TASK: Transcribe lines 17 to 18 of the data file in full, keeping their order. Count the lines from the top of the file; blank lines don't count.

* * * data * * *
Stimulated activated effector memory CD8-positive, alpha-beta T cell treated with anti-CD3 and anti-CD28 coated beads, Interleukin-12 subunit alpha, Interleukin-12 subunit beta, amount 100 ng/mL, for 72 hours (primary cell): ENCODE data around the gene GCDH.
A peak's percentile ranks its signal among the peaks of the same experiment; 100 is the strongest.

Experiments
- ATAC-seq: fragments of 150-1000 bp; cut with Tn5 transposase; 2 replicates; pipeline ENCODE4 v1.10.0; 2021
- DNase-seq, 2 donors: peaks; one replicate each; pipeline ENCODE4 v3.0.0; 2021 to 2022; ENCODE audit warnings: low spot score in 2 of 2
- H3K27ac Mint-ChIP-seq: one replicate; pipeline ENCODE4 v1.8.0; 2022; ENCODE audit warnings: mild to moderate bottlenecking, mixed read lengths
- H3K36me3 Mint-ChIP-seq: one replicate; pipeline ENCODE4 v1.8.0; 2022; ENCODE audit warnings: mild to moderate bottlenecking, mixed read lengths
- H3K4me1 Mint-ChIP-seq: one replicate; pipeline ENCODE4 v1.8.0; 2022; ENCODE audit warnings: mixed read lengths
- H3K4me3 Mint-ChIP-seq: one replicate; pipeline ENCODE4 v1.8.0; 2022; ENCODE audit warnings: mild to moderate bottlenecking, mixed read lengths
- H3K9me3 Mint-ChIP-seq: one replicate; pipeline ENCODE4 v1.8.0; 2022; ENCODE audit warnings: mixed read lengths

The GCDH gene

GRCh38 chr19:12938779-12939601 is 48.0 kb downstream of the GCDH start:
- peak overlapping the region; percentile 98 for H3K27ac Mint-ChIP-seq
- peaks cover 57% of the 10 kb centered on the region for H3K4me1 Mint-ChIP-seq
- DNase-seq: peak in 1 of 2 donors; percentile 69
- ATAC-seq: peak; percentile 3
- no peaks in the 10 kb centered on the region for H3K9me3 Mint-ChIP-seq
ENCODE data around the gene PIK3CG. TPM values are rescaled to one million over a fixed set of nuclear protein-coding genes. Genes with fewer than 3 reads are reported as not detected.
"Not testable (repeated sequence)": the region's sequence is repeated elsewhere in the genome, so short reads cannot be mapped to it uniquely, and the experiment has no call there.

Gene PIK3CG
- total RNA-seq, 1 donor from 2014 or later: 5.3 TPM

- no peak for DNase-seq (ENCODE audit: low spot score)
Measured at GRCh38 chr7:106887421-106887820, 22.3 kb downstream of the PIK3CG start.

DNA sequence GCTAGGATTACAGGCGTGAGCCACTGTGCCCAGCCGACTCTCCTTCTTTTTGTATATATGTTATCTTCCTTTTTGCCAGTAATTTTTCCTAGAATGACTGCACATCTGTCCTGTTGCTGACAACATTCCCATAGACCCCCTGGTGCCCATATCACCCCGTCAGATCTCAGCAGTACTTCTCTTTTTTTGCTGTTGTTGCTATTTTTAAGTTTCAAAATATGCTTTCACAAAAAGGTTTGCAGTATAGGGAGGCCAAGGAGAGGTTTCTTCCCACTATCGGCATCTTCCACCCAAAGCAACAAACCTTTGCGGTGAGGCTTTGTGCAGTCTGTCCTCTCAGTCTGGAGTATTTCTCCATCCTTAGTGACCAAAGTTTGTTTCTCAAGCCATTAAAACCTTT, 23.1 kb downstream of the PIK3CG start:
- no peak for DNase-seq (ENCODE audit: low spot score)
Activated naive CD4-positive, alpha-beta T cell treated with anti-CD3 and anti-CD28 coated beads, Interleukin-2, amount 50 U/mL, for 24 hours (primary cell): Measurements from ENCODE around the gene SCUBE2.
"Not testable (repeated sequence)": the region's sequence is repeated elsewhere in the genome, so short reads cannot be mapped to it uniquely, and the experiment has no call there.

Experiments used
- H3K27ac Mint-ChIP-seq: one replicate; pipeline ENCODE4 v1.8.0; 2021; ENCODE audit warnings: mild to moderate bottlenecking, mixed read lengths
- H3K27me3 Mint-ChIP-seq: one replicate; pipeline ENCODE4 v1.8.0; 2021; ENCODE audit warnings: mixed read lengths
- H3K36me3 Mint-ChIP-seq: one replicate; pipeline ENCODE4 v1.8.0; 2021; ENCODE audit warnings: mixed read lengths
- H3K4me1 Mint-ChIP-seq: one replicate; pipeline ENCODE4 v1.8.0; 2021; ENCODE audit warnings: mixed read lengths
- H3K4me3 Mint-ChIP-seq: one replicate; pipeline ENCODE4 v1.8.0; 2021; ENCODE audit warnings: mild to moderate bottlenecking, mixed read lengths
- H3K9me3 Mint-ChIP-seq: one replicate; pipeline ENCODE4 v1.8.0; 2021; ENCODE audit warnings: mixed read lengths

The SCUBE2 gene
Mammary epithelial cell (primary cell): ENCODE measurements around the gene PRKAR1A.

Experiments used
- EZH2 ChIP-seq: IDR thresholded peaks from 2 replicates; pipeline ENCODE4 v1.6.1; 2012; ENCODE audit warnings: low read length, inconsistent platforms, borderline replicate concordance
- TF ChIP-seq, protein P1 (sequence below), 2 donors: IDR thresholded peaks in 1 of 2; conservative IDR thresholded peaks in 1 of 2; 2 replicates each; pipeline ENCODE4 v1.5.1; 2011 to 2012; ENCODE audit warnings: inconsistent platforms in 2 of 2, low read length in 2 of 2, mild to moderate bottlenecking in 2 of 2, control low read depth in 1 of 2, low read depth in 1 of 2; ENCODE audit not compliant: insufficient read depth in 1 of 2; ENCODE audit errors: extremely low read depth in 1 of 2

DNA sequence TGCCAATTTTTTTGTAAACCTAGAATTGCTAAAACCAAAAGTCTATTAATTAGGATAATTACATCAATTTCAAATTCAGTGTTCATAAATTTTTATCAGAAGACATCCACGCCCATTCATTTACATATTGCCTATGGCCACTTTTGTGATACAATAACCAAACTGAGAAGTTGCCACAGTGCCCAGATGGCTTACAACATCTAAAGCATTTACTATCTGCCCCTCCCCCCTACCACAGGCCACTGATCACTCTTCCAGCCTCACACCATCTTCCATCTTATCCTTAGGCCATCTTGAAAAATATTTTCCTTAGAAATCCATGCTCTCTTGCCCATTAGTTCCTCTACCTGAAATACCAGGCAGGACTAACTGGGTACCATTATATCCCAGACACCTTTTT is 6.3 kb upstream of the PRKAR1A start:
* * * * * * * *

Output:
- no peaks in the 10 kb centered on the region for H3K9me3 Mint-ChIP-seq
ENCODE data around the gene PIK3CG. TPM values are rescaled to one million over a fixed set of nuclear protein-coding genes. Genes with fewer than 3 reads are reported as not detected.